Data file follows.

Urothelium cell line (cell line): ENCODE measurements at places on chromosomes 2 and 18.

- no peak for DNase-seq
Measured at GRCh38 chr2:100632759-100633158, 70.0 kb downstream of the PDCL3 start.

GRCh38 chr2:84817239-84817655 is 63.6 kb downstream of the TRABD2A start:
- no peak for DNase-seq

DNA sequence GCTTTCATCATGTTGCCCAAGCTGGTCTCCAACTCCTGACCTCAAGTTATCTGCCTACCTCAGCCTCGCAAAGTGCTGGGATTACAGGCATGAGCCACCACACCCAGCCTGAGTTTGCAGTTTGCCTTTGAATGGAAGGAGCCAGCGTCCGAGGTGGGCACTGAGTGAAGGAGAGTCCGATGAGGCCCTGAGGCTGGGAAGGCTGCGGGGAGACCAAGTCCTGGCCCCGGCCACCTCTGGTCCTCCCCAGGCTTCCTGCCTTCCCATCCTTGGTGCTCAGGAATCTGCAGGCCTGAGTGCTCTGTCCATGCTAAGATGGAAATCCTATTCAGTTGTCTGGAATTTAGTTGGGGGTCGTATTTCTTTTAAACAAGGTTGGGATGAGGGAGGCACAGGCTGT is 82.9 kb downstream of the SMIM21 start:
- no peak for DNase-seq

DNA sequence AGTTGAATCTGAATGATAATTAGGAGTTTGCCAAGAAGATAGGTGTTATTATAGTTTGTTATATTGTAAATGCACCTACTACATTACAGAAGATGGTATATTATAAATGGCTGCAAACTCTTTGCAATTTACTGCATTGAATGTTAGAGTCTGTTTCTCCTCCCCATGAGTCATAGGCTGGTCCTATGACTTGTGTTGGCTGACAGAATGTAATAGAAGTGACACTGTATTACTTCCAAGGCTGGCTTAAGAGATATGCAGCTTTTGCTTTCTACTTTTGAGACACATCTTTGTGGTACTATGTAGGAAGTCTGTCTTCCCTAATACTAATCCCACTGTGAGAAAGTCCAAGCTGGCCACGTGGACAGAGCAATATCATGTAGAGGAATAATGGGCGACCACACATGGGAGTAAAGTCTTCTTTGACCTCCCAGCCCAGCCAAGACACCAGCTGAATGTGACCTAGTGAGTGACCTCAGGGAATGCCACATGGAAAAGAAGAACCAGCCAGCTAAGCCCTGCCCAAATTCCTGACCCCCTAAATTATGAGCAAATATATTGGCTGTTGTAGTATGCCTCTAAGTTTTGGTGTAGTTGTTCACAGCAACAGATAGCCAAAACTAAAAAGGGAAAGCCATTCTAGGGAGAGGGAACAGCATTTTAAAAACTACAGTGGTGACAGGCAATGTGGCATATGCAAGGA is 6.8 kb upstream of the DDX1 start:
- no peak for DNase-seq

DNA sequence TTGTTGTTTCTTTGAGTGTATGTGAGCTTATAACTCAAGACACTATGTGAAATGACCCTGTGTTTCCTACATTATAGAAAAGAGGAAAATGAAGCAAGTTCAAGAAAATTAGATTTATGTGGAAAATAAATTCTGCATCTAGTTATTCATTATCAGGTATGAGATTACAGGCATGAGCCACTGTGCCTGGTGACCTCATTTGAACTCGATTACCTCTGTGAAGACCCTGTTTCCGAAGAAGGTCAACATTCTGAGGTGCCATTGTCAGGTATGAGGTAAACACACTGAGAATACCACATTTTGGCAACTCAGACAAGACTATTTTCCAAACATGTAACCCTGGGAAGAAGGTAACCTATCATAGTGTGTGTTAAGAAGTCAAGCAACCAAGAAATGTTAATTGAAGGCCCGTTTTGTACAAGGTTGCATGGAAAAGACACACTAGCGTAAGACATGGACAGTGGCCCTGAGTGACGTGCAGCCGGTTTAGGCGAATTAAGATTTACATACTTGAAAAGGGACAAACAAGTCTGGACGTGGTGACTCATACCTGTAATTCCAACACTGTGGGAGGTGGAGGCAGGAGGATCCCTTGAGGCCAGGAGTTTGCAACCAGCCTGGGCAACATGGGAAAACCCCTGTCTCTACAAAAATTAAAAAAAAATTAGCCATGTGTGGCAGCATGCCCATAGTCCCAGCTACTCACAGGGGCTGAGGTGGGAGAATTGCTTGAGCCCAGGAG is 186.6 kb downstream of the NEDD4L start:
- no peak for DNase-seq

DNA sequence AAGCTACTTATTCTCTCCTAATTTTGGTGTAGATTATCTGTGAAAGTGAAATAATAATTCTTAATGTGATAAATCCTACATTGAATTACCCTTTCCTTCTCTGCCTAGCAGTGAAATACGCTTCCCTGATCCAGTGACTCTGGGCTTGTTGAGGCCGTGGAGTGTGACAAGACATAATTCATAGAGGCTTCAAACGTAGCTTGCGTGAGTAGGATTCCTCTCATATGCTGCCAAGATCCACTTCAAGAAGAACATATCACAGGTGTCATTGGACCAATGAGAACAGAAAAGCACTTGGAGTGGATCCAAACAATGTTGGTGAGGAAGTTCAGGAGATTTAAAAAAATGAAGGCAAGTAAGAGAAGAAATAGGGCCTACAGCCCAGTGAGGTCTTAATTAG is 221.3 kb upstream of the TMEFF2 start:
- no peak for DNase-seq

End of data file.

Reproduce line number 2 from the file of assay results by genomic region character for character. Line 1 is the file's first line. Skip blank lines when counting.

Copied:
- no peak for DNase-seq